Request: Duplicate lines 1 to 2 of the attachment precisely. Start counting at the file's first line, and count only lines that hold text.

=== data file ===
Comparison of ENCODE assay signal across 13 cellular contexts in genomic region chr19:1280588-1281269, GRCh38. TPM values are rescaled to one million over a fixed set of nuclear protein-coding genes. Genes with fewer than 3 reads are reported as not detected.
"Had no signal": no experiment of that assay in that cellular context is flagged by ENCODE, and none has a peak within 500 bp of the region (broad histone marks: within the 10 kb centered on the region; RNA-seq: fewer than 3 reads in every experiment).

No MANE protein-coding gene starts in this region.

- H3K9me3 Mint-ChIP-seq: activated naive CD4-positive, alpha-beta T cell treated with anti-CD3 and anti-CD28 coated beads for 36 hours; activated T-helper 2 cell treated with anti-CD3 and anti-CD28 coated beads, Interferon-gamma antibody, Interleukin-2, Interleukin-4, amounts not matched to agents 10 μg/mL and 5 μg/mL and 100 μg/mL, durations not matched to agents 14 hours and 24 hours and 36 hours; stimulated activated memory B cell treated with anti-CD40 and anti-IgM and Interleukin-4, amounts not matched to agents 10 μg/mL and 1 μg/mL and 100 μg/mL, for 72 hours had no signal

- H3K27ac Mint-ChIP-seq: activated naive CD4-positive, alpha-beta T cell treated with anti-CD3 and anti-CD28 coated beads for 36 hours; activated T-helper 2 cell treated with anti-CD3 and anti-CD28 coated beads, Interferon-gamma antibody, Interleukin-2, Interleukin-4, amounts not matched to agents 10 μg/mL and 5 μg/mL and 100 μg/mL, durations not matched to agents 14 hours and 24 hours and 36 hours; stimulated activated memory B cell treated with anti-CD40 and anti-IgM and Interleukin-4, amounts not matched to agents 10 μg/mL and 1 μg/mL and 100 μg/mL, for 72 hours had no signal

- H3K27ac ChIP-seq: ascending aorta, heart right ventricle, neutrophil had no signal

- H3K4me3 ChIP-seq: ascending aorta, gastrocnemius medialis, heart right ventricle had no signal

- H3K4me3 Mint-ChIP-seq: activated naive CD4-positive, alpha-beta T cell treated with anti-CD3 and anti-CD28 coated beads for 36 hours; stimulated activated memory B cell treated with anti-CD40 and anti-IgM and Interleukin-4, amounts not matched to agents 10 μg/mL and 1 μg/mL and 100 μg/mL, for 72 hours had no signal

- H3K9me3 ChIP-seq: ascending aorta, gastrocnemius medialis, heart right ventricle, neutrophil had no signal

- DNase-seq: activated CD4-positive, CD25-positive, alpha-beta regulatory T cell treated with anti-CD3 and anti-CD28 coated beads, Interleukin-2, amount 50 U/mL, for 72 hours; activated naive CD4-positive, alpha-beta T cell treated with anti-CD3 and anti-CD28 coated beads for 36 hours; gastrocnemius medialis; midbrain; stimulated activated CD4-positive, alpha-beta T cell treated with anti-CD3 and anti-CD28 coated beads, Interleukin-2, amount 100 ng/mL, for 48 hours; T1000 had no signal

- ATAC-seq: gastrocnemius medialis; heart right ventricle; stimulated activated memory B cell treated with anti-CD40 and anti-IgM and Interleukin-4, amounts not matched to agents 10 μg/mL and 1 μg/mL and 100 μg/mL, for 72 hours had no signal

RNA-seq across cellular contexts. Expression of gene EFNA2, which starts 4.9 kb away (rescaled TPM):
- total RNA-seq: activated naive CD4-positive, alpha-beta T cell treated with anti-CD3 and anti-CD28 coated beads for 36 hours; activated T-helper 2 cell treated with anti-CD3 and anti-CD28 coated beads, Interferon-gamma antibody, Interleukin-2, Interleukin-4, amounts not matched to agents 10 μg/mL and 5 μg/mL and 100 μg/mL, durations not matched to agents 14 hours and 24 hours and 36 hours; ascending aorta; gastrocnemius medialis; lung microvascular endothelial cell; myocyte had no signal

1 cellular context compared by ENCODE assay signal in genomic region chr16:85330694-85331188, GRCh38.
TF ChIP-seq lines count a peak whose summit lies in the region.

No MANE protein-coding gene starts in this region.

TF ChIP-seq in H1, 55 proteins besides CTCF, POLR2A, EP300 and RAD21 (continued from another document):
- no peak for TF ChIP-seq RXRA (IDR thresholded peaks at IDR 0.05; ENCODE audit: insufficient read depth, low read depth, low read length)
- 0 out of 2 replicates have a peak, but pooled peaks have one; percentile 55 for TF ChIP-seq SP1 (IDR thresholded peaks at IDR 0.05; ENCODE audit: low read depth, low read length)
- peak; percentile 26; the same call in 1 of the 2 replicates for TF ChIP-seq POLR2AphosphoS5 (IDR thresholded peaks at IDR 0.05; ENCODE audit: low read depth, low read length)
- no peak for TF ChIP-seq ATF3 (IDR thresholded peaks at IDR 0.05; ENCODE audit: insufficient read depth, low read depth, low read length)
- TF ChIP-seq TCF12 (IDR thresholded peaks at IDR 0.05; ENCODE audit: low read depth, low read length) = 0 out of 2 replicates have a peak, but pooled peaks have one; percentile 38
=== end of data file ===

Comparison of ENCODE assay signal across 13 cellular contexts in genomic region chr19:1280588-1281269, GRCh38. TPM values are rescaled to one million over a fixed set of nuclear protein-coding genes. Genes with fewer than 3 reads are reported as not detected.
"Had no signal": no experiment of that assay in that cellular context is flagged by ENCODE, and none has a peak within 500 bp of the region (broad histone marks: within the 10 kb centered on the region; RNA-seq: fewer than 3 reads in every experiment).